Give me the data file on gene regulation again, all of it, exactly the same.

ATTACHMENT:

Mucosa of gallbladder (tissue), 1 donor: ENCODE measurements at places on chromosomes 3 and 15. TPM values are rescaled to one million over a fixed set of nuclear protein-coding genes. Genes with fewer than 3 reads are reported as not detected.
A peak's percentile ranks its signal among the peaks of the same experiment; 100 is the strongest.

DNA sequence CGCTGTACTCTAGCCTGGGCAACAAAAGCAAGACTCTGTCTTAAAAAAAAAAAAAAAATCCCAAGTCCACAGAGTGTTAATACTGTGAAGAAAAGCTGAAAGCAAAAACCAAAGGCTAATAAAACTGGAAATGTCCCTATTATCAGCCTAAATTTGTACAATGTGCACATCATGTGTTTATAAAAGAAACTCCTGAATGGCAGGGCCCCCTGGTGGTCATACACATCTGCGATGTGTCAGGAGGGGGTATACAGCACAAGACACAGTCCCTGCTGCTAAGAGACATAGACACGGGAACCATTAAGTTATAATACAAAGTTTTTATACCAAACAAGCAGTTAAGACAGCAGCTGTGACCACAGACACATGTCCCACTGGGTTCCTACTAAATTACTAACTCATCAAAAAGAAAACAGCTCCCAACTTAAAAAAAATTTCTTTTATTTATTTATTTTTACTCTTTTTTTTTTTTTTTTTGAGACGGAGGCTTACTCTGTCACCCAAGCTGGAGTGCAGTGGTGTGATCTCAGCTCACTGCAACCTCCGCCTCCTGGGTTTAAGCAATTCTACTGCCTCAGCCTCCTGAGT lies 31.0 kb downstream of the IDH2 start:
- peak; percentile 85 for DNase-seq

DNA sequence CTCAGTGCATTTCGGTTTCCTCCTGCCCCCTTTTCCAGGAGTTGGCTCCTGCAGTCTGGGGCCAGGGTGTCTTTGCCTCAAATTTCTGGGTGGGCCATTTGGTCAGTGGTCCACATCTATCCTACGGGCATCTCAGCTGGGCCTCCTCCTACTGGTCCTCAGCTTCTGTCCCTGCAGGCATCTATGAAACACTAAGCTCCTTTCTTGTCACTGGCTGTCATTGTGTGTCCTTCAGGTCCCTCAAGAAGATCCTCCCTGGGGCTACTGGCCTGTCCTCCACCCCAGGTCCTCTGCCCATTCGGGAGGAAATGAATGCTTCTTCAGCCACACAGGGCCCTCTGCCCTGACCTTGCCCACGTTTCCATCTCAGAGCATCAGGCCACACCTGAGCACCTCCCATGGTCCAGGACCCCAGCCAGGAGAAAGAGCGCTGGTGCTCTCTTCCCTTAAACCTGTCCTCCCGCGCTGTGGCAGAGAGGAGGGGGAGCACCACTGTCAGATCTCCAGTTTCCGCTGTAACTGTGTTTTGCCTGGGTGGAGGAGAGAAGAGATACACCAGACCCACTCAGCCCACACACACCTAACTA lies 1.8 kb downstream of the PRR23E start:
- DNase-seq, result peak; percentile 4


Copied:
Mucosa of gallbladder (tissue), 1 donor: ENCODE measurements at places on chromosomes 3 and 15. TPM values are rescaled to one million over a fixed set of nuclear protein-coding genes. Genes with fewer than 3 reads are reported as not detected.
A peak's percentile ranks its signal among the peaks of the same experiment; 100 is the strongest.

DNA sequence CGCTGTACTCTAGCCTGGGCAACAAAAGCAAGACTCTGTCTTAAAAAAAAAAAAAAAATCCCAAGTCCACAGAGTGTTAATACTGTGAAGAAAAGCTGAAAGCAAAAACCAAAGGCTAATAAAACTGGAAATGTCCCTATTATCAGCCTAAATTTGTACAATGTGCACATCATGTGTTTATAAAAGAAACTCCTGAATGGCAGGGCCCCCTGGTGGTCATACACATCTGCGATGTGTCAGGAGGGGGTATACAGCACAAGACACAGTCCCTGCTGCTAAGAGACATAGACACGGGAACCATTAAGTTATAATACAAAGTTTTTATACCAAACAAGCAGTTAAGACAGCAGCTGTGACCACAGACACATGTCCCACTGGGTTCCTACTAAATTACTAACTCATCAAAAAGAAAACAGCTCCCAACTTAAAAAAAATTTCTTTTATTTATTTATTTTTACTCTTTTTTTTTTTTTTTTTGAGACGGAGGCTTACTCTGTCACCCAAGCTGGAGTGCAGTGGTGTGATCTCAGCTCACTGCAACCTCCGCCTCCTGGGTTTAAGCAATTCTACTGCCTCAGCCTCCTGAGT lies 31.0 kb downstream of the IDH2 start:
- peak; percentile 85 for DNase-seq

DNA sequence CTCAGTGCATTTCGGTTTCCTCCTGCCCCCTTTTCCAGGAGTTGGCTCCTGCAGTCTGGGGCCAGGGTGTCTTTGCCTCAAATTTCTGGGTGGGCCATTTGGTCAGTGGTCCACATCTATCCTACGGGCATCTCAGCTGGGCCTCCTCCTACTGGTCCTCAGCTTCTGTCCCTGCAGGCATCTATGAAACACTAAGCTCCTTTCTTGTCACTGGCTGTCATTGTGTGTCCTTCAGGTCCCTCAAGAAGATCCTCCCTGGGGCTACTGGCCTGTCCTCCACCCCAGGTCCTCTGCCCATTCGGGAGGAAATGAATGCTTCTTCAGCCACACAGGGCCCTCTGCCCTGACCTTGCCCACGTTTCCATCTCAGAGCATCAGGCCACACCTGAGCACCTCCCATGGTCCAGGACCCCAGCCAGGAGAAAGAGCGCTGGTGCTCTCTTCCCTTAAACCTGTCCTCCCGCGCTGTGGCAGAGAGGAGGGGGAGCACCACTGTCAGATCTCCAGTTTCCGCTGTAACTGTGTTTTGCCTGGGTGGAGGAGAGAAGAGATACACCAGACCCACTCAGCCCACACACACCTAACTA lies 1.8 kb downstream of the PRR23E start:
- DNase-seq, result peak; percentile 4